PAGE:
Early Modern treatises on the topic of ideal friendship stress the central importance of equality between friends, often describing the ideal friend as ”another self”, or as one part of a single soul split between two bodies. Through its central emphasis on likeness, Early Modern friendship rhetoric enabled a daring vision of parity and consent: Friendship was seen as a voluntary and intensely affective relationship between equals that was, at least in theory, capable of transcending familial and other societal bonds, and in some cases even social rank. However, friendships that grew too close, especially those bridging a significant difference in social standing, could easily come under suspicion of opportunism, flattery, and even homosexuality.
This seminar aims at examining the complex nature of Early Modern friendship and the tensions inherent to this ideal. We will engage with contemporary ideas about friendship and investigate their significance for the conception of both public and private selves. For the first half of this seminar, we will focus on friendship in the realm of politics, examining the complicated relationship between kingship and friendship in Christopher Marlowe’s Edward II and Shakespeare’s Hamlet. For the second half, we will investigate the conflict between homosocial bonds and heterosexual relationships, as portrayed in Shakespeare’s Sonnets, The Merchant of Venice, and Twelfth Night.
Texts: Christopher Marlowe, Edward II (New Mermaids), William Shakespeare, Hamlet (The Arden Shakespeare), The Merchant of Venice (The Arden Shakespeare), Twelfth Night (The Arden Shakespeare). All other texts will be made available via GRIPS.
The expressed goal of Early Modern grammar schools was to ‘train up’ their pupils for the benefit of the commonwealth. As an (unintended) side effect, however, this training also produced some of the most famous poets and dramatists of the period. This seminar aims at providing an overview over the classical training that shaped both Early Modern authors and their audiences. We will trace Early Modern engagements with Classical Antiquity, focusing on the central role of imitatio – the practice of copying a model to a degree that the ”copy may be mistaken for the principal” (Ben Jonson, Timber) – to the humanist educational project. However, imitation was not only a textual practice but shaped every facet of a school boy’s life: This included copying the behaviour of superiors, rhetorical exercises that asked for the impersonation of different characters, as well as participation in school theatricals. During this seminar we will investigate the effects of this ‘culture of copying’ on Early Modern literary production, gender performance and social hierarchies. The plays we will look at reflect in different ways on the methodologies, successes, failings and pitfalls of the humanist educational programme: William Shakespeare’s Hamlet and The Taming of the Shrew, as well as Ben Jonson’s Epicoene and The Poetaster. In addition, we will engage with excerpts from Edmund Spenser’s epic poem The Faerie Queene, a text with the self-declared purpose to ”fashion a gentleman or noble person in virtuous and gentle discipline”.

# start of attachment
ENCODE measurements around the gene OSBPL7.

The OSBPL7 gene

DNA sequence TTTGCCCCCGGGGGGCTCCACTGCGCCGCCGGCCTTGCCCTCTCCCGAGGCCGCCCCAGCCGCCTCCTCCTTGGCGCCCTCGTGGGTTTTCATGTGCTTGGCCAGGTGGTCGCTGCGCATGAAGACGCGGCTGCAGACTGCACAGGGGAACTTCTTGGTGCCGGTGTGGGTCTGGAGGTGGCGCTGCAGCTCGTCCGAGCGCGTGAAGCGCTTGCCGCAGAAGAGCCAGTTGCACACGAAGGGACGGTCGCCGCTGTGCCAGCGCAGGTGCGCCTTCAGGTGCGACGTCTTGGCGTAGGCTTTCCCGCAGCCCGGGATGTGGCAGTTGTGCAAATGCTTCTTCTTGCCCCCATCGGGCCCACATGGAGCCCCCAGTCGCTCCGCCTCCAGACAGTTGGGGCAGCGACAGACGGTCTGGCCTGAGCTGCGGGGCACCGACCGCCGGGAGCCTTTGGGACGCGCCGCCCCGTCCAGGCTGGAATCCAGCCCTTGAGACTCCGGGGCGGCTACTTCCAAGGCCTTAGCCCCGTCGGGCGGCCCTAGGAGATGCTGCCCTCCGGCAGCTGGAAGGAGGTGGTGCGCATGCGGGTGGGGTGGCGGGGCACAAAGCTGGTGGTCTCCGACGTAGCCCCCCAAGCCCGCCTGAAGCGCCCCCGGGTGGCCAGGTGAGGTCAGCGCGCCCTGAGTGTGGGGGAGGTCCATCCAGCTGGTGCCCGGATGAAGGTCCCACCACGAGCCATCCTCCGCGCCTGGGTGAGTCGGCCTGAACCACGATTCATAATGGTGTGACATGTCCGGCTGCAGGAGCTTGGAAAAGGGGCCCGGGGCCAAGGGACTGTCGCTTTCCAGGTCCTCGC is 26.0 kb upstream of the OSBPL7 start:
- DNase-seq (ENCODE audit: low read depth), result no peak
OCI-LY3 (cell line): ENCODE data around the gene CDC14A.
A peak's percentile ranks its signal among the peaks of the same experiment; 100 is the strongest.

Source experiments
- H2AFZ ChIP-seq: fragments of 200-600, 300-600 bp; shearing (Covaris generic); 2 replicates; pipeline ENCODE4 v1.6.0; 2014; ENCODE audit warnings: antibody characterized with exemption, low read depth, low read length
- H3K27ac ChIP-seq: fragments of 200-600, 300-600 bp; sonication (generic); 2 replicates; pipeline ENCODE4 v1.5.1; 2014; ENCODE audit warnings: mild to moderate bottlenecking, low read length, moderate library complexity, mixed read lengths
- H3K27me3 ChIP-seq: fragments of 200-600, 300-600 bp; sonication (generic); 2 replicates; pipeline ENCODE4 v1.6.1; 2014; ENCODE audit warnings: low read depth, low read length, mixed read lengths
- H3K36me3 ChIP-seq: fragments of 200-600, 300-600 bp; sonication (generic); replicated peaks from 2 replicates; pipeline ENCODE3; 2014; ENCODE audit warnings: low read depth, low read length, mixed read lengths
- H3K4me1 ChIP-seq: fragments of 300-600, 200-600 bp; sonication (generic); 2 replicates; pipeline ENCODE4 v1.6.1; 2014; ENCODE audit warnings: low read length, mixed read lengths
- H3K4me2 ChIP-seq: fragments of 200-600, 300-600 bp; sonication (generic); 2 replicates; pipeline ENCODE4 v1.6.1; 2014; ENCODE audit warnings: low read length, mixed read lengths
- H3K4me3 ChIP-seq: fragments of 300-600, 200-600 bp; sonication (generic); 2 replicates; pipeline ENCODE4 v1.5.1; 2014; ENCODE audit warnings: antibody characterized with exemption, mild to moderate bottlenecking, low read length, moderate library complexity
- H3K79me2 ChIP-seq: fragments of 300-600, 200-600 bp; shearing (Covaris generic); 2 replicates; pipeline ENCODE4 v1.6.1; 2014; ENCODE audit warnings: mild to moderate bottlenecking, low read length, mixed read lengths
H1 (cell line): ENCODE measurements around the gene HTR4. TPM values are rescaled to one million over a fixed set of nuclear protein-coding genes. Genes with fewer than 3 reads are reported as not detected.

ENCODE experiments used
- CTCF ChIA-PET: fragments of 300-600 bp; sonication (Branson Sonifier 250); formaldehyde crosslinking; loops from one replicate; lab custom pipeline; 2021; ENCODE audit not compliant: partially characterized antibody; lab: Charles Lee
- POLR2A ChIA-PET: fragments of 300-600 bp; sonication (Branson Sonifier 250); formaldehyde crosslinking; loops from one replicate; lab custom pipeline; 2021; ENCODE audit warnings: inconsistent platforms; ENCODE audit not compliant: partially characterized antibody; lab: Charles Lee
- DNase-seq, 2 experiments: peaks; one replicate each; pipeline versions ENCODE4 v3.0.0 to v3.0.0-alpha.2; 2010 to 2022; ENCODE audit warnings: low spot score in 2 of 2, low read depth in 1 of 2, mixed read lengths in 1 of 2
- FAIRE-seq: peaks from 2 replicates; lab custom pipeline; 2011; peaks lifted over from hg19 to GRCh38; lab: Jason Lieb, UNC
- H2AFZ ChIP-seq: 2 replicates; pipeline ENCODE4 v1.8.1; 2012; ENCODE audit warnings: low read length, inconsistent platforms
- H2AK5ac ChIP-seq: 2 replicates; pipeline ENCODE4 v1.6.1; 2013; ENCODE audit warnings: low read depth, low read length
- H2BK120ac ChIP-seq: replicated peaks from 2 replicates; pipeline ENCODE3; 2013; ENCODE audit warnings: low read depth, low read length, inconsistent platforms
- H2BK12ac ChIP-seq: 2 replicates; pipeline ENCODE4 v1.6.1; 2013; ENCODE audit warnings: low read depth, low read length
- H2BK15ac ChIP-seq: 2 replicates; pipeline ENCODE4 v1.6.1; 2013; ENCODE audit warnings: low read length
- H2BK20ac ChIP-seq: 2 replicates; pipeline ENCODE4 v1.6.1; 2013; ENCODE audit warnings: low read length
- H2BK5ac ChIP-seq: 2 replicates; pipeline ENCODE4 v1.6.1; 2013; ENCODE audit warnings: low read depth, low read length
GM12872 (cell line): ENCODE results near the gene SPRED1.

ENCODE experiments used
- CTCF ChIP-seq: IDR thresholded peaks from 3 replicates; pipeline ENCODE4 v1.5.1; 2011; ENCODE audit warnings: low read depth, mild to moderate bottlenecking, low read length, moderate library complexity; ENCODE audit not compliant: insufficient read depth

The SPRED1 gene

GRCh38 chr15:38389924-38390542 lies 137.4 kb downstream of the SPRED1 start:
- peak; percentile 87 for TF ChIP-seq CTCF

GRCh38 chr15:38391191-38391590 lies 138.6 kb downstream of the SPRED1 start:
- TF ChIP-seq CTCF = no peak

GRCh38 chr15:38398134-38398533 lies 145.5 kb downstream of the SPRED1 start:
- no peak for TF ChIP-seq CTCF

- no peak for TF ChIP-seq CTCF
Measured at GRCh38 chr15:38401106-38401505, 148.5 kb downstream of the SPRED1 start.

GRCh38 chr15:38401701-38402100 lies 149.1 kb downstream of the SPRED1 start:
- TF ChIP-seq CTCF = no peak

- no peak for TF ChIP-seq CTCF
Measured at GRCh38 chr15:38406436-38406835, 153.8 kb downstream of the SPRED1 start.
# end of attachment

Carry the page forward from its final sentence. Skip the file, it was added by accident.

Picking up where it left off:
Texts: William Shakespeare, Hamlet (The Arden Shakespeare, published by Bloomsbury 2016), William Shakespeare, The Taming of the Shrew (The Arden Shakespeare, published by Bloomsbury 2005), Ben Jonson, Epicoene or The Silent Woman (New Mermaids 2002). All other texts will be made available via GRIPS.
Requirements: active participation, reading responses, term paper (8-10 pages).